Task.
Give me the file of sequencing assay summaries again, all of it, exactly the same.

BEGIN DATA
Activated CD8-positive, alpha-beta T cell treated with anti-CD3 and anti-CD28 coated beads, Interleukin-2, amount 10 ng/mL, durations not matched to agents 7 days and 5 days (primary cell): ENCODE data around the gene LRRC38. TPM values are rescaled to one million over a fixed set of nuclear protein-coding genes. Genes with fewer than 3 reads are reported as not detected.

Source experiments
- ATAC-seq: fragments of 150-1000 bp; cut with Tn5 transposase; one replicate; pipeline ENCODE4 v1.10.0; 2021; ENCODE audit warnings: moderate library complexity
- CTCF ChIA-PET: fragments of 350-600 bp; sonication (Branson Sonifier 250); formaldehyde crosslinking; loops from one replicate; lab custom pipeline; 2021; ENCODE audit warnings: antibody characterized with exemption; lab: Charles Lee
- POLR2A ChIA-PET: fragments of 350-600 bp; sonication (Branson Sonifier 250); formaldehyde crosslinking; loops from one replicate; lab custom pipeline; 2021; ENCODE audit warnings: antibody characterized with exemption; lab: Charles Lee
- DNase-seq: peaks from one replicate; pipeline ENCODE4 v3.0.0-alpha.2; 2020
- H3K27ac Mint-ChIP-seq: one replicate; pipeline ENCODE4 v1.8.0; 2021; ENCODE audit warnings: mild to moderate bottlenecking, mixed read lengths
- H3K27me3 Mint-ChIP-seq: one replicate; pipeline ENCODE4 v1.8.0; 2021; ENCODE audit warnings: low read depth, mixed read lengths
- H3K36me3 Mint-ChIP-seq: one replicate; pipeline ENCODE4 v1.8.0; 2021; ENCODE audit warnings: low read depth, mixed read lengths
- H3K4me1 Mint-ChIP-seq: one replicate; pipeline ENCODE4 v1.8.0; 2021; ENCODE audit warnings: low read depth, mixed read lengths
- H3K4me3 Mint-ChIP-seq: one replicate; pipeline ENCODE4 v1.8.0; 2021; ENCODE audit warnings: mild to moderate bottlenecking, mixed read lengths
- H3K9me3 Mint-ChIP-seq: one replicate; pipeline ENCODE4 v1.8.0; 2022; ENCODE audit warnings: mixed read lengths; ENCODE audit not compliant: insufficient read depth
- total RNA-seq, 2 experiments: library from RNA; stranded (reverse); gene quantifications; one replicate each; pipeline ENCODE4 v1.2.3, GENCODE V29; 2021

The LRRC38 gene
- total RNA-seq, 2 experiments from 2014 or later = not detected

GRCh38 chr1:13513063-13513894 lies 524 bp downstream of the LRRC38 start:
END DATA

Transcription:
Activated CD8-positive, alpha-beta T cell treated with anti-CD3 and anti-CD28 coated beads, Interleukin-2, amount 10 ng/mL, durations not matched to agents 7 days and 5 days (primary cell): ENCODE data around the gene LRRC38. TPM values are rescaled to one million over a fixed set of nuclear protein-coding genes. Genes with fewer than 3 reads are reported as not detected.

Source experiments
- ATAC-seq: fragments of 150-1000 bp; cut with Tn5 transposase; one replicate; pipeline ENCODE4 v1.10.0; 2021; ENCODE audit warnings: moderate library complexity
- CTCF ChIA-PET: fragments of 350-600 bp; sonication (Branson Sonifier 250); formaldehyde crosslinking; loops from one replicate; lab custom pipeline; 2021; ENCODE audit warnings: antibody characterized with exemption; lab: Charles Lee
- POLR2A ChIA-PET: fragments of 350-600 bp; sonication (Branson Sonifier 250); formaldehyde crosslinking; loops from one replicate; lab custom pipeline; 2021; ENCODE audit warnings: antibody characterized with exemption; lab: Charles Lee
- DNase-seq: peaks from one replicate; pipeline ENCODE4 v3.0.0-alpha.2; 2020
- H3K27ac Mint-ChIP-seq: one replicate; pipeline ENCODE4 v1.8.0; 2021; ENCODE audit warnings: mild to moderate bottlenecking, mixed read lengths
- H3K27me3 Mint-ChIP-seq: one replicate; pipeline ENCODE4 v1.8.0; 2021; ENCODE audit warnings: low read depth, mixed read lengths
- H3K36me3 Mint-ChIP-seq: one replicate; pipeline ENCODE4 v1.8.0; 2021; ENCODE audit warnings: low read depth, mixed read lengths
- H3K4me1 Mint-ChIP-seq: one replicate; pipeline ENCODE4 v1.8.0; 2021; ENCODE audit warnings: low read depth, mixed read lengths
- H3K4me3 Mint-ChIP-seq: one replicate; pipeline ENCODE4 v1.8.0; 2021; ENCODE audit warnings: mild to moderate bottlenecking, mixed read lengths
- H3K9me3 Mint-ChIP-seq: one replicate; pipeline ENCODE4 v1.8.0; 2022; ENCODE audit warnings: mixed read lengths; ENCODE audit not compliant: insufficient read depth
- total RNA-seq, 2 experiments: library from RNA; stranded (reverse); gene quantifications; one replicate each; pipeline ENCODE4 v1.2.3, GENCODE V29; 2021

The LRRC38 gene
- total RNA-seq, 2 experiments from 2014 or later = not detected

GRCh38 chr1:13513063-13513894 lies 524 bp downstream of the LRRC38 start: